Two India Palace are in the Twin Cities. Is the food authentic? The waiters were Indian and the clientèle was 30% Indian. I overheard an Indian woman at a table hosting Minnesotans say the food was authentic.
The golden brown wedge at the 11 o'clock position is Bhatura, a fluffy fried bread. Underneath it is Naan, an unleavened bread. Both were good but my preference was for the Bhatura.
At 1 o'clock, the cubes in the orange colored sauce are Paneer Tikka, cheese marinated in yogurt and saffron. The Russet potato looking thing is Gulab Jamun, deep fried milk ball in sweet syrup. The Paneer was on the mild side, not notable in any manner. The Gulab is dessert. It didn't retain any crispiness after soaking in the syrup. One is sufficient to cleanse the palate at meal end. Eating one is just right, eating two is too much.
At 3 o'clock and 5 o'clock are Basmati rice and Alu Gobi - cauliflower and potatoes, respectively. The Gobi tasted of mild curry and again was nothing notable. At 7 o'clock is both Chicken Curry and Chicken Kashmiri. Although different aesthetically, these two dishes tasted quite similar to each other. At 8 o'clock position is Tandoori Murg, chicken marinated in yogurt, blended with garlic and herbs and barbequed in a Tandoor. This was my favorite and I went back for thirds. I give this one a rating of 9.0.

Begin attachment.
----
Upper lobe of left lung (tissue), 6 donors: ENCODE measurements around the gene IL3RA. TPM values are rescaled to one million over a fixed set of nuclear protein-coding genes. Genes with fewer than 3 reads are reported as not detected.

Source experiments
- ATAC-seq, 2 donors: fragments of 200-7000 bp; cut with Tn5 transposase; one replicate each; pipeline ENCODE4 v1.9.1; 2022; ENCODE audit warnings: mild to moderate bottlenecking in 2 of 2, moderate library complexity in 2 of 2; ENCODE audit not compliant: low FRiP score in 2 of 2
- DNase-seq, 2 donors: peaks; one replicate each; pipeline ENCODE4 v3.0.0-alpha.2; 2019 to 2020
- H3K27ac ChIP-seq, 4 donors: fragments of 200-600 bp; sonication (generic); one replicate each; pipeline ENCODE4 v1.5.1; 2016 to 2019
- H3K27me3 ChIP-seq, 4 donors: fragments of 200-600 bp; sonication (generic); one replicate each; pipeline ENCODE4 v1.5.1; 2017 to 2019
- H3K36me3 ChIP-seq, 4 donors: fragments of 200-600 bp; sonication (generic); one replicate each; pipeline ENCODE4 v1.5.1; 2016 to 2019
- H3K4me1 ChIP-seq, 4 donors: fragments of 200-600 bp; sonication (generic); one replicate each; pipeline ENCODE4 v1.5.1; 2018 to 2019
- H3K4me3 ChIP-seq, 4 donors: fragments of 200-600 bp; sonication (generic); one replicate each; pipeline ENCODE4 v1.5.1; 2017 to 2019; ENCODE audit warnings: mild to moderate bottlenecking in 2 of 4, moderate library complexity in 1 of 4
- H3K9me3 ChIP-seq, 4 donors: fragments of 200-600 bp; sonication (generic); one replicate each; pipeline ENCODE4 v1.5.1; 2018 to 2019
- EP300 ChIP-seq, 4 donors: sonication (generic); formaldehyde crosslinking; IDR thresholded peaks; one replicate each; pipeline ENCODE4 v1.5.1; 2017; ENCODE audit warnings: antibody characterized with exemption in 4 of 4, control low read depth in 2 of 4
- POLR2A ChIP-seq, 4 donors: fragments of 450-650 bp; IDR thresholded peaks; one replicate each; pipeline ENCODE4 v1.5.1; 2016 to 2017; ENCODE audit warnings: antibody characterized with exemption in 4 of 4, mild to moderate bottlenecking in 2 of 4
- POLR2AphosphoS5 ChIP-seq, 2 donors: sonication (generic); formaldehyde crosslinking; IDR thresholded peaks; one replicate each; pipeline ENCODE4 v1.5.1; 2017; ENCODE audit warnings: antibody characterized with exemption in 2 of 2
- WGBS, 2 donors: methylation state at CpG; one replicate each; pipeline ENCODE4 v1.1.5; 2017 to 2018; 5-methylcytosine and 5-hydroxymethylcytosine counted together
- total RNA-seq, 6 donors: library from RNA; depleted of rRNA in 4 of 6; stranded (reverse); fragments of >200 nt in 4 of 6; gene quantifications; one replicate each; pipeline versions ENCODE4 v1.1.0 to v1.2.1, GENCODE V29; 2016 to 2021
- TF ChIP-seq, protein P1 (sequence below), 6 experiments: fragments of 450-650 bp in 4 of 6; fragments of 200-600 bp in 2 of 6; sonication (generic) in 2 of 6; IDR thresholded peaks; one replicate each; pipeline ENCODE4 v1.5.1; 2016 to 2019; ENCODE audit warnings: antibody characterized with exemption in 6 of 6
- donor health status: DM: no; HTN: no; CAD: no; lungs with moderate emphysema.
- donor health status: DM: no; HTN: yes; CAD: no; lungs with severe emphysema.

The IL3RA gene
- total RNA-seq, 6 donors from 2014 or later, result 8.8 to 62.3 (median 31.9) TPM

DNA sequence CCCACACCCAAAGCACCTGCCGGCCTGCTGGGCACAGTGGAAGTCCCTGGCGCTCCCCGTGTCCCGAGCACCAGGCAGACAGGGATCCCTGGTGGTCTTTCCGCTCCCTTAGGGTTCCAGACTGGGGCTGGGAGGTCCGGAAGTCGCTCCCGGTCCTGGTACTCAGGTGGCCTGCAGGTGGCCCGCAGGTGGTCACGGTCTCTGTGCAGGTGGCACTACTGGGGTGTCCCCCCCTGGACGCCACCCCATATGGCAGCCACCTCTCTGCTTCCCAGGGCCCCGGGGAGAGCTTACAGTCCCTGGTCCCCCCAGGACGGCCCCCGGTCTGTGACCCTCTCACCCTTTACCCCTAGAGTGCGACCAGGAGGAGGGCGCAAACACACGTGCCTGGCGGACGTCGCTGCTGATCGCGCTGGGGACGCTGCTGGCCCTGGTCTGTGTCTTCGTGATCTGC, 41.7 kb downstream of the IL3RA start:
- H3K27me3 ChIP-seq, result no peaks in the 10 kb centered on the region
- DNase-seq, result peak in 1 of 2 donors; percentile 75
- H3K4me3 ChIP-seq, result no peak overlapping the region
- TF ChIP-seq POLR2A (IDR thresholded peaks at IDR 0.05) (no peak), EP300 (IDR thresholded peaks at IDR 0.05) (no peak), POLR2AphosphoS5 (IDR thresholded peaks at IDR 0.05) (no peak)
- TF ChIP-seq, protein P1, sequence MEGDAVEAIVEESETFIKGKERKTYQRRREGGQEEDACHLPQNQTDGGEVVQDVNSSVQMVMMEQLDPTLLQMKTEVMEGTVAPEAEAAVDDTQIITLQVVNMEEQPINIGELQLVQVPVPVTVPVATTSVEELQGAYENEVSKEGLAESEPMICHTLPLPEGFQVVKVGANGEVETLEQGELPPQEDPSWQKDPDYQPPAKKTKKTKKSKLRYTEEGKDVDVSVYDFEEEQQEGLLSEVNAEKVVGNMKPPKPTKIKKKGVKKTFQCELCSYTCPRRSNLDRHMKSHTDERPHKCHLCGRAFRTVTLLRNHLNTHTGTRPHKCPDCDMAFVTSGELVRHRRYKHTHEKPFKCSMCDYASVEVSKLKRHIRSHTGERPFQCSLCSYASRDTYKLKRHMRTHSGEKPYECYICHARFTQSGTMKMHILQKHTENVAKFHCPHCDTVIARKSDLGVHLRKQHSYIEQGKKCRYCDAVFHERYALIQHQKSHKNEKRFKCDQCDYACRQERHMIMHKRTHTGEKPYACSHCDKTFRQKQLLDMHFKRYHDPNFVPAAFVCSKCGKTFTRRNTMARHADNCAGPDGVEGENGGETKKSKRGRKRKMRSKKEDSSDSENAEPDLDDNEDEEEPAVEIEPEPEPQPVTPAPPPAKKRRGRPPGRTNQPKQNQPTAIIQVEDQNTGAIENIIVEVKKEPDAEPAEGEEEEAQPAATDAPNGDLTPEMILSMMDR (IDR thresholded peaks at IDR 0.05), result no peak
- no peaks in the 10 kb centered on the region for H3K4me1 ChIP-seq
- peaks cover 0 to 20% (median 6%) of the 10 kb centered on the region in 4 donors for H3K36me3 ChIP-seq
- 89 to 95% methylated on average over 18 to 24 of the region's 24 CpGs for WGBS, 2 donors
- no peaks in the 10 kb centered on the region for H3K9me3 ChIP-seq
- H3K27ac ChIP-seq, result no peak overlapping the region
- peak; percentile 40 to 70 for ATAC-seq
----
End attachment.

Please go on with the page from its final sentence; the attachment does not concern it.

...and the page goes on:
In the center is Alu Tikki, seasoned potatoes and peas fried in a chickpea batter. This was a mild dish and wasn't crispy after sitting in the buffet tray for awhile.
Vegetable Samosa, stuffed with potatoes and peas. This came out just as I got in line. It was tongue burning hot. It was a non-spicy very filling comfort food. A few of these could be a whole meal.
I enjoyed the food however I was hoping it would have had more kick, which they can spice up for you if you order off the menu.
2570 Cleveland Ave N